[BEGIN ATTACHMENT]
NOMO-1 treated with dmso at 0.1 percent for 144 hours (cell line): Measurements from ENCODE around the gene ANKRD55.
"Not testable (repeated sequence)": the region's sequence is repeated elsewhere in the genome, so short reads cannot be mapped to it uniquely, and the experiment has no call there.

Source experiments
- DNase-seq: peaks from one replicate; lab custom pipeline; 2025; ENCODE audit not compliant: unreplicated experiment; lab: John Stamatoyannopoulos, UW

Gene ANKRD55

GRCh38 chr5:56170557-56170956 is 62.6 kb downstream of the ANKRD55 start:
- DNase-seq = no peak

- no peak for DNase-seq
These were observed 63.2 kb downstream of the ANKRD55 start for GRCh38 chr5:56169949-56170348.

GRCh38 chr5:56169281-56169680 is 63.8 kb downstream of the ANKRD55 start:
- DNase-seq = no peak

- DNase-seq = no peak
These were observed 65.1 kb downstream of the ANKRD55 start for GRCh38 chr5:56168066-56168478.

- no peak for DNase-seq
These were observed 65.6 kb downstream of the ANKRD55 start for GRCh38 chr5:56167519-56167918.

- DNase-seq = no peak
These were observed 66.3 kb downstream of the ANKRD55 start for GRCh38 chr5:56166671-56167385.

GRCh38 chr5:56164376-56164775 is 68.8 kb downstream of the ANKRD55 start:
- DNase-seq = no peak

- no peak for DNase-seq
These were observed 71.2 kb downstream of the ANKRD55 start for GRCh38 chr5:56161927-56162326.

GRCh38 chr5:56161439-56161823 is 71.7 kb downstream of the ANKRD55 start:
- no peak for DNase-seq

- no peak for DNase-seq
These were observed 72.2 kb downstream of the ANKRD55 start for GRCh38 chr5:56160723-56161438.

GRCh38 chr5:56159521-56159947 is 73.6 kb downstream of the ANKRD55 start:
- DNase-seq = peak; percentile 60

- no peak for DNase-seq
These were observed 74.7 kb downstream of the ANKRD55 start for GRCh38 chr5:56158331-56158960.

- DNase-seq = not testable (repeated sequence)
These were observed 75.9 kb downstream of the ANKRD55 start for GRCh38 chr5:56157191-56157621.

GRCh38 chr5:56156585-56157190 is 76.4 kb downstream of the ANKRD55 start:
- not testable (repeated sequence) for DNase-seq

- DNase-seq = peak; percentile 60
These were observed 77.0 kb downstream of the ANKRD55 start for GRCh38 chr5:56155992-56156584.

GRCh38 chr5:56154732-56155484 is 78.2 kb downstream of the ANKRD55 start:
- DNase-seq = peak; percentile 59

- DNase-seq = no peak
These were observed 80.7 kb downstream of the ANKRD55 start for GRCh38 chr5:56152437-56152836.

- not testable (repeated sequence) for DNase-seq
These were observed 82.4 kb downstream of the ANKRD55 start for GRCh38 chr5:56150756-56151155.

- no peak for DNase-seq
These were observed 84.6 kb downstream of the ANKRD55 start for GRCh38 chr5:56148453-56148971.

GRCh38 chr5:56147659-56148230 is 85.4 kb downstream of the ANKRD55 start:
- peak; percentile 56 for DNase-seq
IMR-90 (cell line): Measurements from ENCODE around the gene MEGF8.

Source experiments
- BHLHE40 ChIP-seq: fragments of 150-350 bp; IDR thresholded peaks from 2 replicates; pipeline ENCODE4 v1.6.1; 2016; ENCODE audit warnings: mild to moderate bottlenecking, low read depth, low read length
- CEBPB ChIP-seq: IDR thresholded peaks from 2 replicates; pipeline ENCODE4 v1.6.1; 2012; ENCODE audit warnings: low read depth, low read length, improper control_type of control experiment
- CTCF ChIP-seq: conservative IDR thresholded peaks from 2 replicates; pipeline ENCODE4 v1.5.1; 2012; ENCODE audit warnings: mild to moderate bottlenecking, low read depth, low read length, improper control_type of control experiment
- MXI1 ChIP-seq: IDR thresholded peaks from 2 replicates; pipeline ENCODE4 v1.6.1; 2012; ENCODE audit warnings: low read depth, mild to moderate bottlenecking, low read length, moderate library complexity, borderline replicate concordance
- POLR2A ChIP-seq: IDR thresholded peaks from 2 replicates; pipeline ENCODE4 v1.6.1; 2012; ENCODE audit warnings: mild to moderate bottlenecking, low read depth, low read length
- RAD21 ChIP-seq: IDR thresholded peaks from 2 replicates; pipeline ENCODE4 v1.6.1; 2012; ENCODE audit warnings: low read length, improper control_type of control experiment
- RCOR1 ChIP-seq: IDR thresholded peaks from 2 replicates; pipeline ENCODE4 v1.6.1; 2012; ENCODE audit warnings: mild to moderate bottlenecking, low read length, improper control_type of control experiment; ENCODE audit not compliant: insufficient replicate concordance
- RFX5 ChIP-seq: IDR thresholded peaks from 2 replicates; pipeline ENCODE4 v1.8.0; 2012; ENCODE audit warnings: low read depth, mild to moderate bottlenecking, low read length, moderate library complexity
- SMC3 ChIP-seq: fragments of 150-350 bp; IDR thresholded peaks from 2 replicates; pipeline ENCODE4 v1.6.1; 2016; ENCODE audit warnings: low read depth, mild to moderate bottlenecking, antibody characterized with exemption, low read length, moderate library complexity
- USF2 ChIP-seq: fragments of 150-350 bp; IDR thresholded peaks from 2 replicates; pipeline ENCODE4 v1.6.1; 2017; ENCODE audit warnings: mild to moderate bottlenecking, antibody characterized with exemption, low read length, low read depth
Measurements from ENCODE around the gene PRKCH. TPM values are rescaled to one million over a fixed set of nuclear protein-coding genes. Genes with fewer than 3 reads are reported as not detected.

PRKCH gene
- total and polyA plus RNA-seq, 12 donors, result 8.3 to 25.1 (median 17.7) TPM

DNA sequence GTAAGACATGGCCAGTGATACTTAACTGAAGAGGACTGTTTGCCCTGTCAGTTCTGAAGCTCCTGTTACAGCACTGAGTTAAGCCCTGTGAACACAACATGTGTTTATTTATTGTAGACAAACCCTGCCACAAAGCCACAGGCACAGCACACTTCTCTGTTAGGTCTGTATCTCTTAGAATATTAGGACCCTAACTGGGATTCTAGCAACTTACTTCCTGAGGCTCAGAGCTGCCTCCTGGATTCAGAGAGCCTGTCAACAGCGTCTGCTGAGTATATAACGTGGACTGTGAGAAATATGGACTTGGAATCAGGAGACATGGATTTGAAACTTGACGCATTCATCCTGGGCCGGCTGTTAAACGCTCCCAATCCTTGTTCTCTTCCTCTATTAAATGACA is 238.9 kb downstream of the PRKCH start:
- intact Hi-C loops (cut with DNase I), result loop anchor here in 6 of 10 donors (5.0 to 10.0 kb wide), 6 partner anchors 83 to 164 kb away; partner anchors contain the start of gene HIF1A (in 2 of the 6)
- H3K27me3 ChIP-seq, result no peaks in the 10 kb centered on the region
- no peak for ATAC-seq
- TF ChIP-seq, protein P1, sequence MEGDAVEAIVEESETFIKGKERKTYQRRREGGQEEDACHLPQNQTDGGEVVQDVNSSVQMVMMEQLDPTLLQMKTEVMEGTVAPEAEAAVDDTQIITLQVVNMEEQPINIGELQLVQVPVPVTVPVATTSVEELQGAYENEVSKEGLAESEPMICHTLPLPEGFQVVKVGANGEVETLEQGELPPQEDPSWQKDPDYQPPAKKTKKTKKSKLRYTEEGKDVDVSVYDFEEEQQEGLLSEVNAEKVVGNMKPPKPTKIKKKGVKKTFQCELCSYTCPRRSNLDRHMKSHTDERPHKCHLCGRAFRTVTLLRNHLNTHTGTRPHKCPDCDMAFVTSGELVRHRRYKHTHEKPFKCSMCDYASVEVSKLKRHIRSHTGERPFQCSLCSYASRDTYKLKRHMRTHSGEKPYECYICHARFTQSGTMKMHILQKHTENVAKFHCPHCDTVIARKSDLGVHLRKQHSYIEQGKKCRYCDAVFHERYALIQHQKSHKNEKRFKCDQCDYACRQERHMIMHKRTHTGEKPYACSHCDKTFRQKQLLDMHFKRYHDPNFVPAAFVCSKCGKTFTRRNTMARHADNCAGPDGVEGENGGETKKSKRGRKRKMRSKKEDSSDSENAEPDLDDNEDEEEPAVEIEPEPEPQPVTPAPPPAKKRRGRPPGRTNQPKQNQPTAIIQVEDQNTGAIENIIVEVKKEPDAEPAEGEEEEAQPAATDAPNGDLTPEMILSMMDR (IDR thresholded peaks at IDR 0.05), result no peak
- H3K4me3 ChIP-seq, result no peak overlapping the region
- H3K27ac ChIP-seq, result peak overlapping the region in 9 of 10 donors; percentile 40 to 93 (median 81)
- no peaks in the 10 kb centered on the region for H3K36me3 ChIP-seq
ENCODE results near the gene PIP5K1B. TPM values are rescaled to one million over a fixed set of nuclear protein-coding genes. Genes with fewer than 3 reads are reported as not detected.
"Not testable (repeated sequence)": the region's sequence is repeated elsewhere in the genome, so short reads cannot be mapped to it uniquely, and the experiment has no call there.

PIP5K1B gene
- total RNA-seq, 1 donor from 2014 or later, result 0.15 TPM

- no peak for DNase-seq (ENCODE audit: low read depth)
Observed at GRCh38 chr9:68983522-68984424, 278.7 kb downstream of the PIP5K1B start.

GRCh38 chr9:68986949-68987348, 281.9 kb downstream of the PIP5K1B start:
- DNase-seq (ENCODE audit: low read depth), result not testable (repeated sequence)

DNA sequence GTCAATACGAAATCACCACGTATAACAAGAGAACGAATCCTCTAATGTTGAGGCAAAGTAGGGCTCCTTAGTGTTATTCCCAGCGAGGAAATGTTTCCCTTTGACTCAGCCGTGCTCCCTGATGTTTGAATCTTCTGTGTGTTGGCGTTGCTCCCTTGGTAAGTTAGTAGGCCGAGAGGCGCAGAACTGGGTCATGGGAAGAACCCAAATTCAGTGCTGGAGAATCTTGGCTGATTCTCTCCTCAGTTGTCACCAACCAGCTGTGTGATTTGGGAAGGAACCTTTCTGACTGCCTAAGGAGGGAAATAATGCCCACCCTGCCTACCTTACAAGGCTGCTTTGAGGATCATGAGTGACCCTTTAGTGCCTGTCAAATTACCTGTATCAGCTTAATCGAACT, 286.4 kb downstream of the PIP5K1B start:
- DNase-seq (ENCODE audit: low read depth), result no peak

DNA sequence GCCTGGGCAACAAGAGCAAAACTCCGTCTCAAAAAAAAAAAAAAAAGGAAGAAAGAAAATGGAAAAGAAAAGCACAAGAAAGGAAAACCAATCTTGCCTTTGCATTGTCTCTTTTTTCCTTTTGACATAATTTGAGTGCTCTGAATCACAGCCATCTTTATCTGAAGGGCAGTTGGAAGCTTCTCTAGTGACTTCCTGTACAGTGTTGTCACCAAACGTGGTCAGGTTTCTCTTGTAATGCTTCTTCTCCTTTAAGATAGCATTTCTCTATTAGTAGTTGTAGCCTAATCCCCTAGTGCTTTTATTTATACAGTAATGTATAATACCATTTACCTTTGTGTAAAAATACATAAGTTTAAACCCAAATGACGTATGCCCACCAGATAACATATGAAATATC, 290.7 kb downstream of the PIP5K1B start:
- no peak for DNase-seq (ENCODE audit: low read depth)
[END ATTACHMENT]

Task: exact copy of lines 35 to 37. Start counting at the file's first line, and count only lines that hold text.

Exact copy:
These were observed 77.0 kb downstream of the ANKRD55 start for GRCh38 chr5:56155992-56156584.

GRCh38 chr5:56154732-56155484 is 78.2 kb downstream of the ANKRD55 start:
- DNase-seq = peak; percentile 59